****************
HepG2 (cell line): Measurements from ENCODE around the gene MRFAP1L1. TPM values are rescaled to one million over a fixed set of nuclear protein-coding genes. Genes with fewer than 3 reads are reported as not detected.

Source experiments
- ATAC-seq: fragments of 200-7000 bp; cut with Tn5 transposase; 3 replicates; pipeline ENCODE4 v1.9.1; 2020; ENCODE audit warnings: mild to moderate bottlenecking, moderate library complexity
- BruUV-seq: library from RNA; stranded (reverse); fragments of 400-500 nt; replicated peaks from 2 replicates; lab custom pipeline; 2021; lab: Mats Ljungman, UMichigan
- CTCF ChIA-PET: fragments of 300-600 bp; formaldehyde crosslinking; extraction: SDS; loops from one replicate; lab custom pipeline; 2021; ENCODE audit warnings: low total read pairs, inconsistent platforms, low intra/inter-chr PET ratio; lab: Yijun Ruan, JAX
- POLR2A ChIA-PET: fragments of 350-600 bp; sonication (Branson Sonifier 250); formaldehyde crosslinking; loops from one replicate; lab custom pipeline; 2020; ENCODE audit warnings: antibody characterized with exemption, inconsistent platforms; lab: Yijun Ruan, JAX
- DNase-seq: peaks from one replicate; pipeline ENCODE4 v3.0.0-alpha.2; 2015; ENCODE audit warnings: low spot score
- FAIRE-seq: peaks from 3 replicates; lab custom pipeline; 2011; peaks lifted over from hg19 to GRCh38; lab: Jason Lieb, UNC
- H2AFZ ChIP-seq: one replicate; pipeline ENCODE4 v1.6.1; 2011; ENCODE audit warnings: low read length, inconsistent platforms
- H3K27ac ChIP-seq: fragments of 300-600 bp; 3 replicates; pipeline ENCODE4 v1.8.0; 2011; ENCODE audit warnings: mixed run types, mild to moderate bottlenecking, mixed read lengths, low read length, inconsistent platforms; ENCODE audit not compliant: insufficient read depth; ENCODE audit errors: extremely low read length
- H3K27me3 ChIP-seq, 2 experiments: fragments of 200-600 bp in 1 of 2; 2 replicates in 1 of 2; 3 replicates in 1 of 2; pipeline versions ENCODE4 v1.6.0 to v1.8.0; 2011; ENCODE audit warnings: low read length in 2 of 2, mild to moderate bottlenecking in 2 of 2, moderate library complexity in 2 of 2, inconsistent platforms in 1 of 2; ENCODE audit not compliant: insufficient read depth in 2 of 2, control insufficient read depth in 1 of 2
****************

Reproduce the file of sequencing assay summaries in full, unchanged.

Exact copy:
HepG2 (cell line): Measurements from ENCODE around the gene MRFAP1L1. TPM values are rescaled to one million over a fixed set of nuclear protein-coding genes. Genes with fewer than 3 reads are reported as not detected.

Source experiments
- ATAC-seq: fragments of 200-7000 bp; cut with Tn5 transposase; 3 replicates; pipeline ENCODE4 v1.9.1; 2020; ENCODE audit warnings: mild to moderate bottlenecking, moderate library complexity
- BruUV-seq: library from RNA; stranded (reverse); fragments of 400-500 nt; replicated peaks from 2 replicates; lab custom pipeline; 2021; lab: Mats Ljungman, UMichigan
- CTCF ChIA-PET: fragments of 300-600 bp; formaldehyde crosslinking; extraction: SDS; loops from one replicate; lab custom pipeline; 2021; ENCODE audit warnings: low total read pairs, inconsistent platforms, low intra/inter-chr PET ratio; lab: Yijun Ruan, JAX
- POLR2A ChIA-PET: fragments of 350-600 bp; sonication (Branson Sonifier 250); formaldehyde crosslinking; loops from one replicate; lab custom pipeline; 2020; ENCODE audit warnings: antibody characterized with exemption, inconsistent platforms; lab: Yijun Ruan, JAX
- DNase-seq: peaks from one replicate; pipeline ENCODE4 v3.0.0-alpha.2; 2015; ENCODE audit warnings: low spot score
- FAIRE-seq: peaks from 3 replicates; lab custom pipeline; 2011; peaks lifted over from hg19 to GRCh38; lab: Jason Lieb, UNC
- H2AFZ ChIP-seq: one replicate; pipeline ENCODE4 v1.6.1; 2011; ENCODE audit warnings: low read length, inconsistent platforms
- H3K27ac ChIP-seq: fragments of 300-600 bp; 3 replicates; pipeline ENCODE4 v1.8.0; 2011; ENCODE audit warnings: mixed run types, mild to moderate bottlenecking, mixed read lengths, low read length, inconsistent platforms; ENCODE audit not compliant: insufficient read depth; ENCODE audit errors: extremely low read length
- H3K27me3 ChIP-seq, 2 experiments: fragments of 200-600 bp in 1 of 2; 2 replicates in 1 of 2; 3 replicates in 1 of 2; pipeline versions ENCODE4 v1.6.0 to v1.8.0; 2011; ENCODE audit warnings: low read length in 2 of 2, mild to moderate bottlenecking in 2 of 2, moderate library complexity in 2 of 2, inconsistent platforms in 1 of 2; ENCODE audit not compliant: insufficient read depth in 2 of 2, control insufficient read depth in 1 of 2